How should I use insulin isophane?
Use this medication exactly as it was prescribed for you. Do not use it in larger amounts or for longer than recommended by your doctor. Follow the directions on your prescription label.
Insulin isophane is given as an injection (shot) under your skin. Your doctor, nurse, or pharmacist will give you specific instructions on how and where to inject this medicine. Do not self-inject this medicine if you do not fully understand how to give the injection and properly dispose of used needles and syringes.
Choose a different place in your injection skin area each time you use this medication. Do not inject into the same place two times in a row.
Use each disposable needle only one time. Throw away used needles in a puncture-proof container (ask your pharmacist where you can get one and how to dispose of it). Keep this container out of the reach of children and pets.
Some insulin needles can be used more than once, depending on needle brand and type. But a reused needle must be properly cleaned, recapped, and inspected for bending or breakage. Reusing needles also increases your risk of infection. Ask your doctor or pharmacist whether you are able to reuse your insulin needles.
Never share an injection pen or cartridge with another person. Sharing injection pens or cartridges can allow disease such as hepatitis or HIV to pass from one person to another.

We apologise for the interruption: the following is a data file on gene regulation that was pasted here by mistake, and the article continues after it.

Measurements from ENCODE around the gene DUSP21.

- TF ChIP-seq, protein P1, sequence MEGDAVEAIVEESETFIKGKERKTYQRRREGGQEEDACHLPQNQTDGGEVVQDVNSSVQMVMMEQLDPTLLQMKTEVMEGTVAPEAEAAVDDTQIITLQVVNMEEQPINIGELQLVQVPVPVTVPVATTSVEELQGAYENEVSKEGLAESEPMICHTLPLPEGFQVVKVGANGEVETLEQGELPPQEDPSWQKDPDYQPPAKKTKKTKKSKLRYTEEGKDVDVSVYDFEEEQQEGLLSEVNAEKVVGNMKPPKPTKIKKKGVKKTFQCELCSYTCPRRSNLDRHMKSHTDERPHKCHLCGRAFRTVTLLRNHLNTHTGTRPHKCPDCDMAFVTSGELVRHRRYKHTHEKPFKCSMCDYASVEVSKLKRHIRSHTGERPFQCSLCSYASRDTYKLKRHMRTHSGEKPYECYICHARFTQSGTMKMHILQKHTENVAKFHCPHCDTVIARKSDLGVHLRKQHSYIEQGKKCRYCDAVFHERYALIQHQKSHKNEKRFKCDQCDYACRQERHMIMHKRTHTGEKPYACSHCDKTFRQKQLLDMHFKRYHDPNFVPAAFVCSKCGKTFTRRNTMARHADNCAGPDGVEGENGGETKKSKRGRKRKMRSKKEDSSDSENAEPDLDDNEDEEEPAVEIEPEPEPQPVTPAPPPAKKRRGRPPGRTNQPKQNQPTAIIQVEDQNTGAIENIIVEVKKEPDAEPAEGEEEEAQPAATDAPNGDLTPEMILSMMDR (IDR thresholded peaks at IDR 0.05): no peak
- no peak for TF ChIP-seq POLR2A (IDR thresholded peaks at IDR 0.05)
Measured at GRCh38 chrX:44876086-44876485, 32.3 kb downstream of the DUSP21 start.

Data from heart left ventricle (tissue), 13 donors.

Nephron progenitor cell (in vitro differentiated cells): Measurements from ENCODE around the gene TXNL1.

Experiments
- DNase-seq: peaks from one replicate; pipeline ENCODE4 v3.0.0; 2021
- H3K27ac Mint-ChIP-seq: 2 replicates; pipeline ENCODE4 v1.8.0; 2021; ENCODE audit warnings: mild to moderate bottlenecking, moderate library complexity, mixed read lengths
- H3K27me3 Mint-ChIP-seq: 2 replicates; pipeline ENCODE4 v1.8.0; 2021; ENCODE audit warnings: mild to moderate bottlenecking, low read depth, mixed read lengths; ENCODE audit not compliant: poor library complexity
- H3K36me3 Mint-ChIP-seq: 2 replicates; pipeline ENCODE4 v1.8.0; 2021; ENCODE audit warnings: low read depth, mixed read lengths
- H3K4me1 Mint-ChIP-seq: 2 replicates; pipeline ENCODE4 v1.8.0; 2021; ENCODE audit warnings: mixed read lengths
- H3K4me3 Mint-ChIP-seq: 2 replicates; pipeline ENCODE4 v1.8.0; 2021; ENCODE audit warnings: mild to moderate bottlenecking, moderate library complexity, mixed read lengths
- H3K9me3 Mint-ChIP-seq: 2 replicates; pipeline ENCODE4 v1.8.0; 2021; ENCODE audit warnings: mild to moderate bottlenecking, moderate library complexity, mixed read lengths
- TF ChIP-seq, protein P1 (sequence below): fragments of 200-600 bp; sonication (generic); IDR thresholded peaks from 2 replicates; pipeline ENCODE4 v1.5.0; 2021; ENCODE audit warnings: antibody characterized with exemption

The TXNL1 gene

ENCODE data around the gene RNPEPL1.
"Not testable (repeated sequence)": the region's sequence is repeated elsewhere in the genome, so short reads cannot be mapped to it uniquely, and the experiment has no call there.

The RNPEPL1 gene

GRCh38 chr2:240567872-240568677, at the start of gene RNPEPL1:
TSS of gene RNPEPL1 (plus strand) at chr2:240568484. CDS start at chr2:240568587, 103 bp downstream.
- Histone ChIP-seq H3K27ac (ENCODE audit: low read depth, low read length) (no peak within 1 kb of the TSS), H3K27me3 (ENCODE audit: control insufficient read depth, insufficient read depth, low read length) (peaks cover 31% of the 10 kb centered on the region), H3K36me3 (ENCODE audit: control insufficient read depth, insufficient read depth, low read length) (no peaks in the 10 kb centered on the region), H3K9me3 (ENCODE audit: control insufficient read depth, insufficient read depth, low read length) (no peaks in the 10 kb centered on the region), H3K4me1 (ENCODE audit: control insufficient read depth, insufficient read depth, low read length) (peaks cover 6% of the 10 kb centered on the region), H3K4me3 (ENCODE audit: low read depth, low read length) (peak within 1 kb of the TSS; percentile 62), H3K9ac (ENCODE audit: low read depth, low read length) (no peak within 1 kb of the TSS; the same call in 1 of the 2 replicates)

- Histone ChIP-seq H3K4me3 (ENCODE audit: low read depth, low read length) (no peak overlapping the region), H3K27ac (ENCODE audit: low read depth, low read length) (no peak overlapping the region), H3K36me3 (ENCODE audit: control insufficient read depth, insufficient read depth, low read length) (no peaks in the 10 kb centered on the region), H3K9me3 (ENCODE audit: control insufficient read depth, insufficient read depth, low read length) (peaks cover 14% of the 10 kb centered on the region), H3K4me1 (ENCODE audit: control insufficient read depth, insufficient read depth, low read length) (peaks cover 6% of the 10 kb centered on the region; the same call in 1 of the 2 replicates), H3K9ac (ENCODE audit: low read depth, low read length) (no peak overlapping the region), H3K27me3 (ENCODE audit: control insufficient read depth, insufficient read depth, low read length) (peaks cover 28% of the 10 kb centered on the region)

Check your blood sugar carefully during a time of stress or illness, if you travel, exercise more than usual, or skip meals. These things can affect your glucose levels and your insulin dose needs may also change.
Watch for signs of blood sugar that is too high (hyperglycemia). These symptoms include increased thirst, loss of appetite, increased urination, nausea, vomiting, drowsiness, dry skin, and dry mouth. Check your blood sugar levels and ask your doctor how to adjust your insulin doses if needed.
Ask your doctor how to adjust your insulin isophane dose if needed. Do not change your dose without first talking to your doctor.
Carry an ID card or wear a medical alert bracelet stating that you have diabetes, in case of emergency. Any doctor, dentist, or emergency medical care provider who treats you should know that you are diabetic.
Storing unopened vials, cartridges, injection pens: Keep in the carton and store in a refrigerator, protected from light. Throw away any insulin not used before the expiration date on the medicine label.
Unopened vials may also be stored at room temperature for up to 28 days, away from heat and bright light. Throw away any insulin not used within 28 days.
Storing after your first use: Keep the "in-use" vials, cartridges, or prefilled syringes at room temperature and use prior to the expiration date. Keep the in-use injection pen at room temperature and use it within 14 days. Do not refrigerate.
Do not freeze insulin isophane, and throw away the medication if it has become frozen.
What happens if I miss a dose?
Since insulin isophane is used before meals or snacks, you may not be on a timed dosing schedule. Whenever you use insulin isophane, be sure to eat a meal or snack within 30 to 60 minutes. Do not use extra insulin isophane to make up a missed dose.
It is important to keep insulin isophane on hand at all times. Get your prescription refilled before you run out of medicine completely.
What happens if I overdose?
Seek emergency medical attention if you think you have used too much of this medicine. An insulin overdose can cause life-threatening hypoglycemia.
Symptoms of severe hypoglycemia include extreme weakness, blurred vision, sweating, trouble speaking, tremors, stomach pain, confusion, seizure (convulsions), or coma.